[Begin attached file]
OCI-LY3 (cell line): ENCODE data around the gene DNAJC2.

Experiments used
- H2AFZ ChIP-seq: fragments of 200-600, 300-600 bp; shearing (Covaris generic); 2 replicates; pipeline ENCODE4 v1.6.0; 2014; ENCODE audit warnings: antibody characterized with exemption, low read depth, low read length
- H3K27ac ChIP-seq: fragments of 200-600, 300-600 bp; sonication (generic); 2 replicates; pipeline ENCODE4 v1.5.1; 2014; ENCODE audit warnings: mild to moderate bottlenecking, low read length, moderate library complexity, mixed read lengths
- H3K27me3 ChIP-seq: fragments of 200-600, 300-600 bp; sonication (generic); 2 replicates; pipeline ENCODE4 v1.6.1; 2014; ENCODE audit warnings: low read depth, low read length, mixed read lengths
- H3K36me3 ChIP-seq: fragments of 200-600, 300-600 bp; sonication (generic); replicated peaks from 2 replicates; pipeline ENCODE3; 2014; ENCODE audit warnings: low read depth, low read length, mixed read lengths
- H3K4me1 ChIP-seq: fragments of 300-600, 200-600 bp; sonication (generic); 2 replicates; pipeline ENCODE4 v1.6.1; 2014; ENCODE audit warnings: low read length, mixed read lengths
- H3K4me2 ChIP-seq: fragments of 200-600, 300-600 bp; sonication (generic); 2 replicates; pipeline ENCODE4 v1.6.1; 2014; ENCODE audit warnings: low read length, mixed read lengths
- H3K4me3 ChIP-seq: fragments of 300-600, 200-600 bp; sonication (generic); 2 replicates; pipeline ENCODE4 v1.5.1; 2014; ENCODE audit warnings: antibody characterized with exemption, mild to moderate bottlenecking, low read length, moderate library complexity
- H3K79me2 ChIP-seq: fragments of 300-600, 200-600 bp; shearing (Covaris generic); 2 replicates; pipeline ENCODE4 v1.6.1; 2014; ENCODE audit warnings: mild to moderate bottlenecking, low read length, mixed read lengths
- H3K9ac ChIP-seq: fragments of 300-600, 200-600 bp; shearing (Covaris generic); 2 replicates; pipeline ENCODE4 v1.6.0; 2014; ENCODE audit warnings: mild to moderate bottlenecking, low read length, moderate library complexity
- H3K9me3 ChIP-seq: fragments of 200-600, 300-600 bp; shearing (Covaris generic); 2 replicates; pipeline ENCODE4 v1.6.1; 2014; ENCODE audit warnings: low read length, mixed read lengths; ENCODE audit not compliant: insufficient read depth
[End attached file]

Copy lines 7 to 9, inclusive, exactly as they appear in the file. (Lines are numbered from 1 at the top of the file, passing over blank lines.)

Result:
- H3K4me1 ChIP-seq: fragments of 300-600, 200-600 bp; sonication (generic); 2 replicates; pipeline ENCODE4 v1.6.1; 2014; ENCODE audit warnings: low read length, mixed read lengths
- H3K4me2 ChIP-seq: fragments of 200-600, 300-600 bp; sonication (generic); 2 replicates; pipeline ENCODE4 v1.6.1; 2014; ENCODE audit warnings: low read length, mixed read lengths
- H3K4me3 ChIP-seq: fragments of 300-600, 200-600 bp; sonication (generic); 2 replicates; pipeline ENCODE4 v1.5.1; 2014; ENCODE audit warnings: antibody characterized with exemption, mild to moderate bottlenecking, low read length, moderate library complexity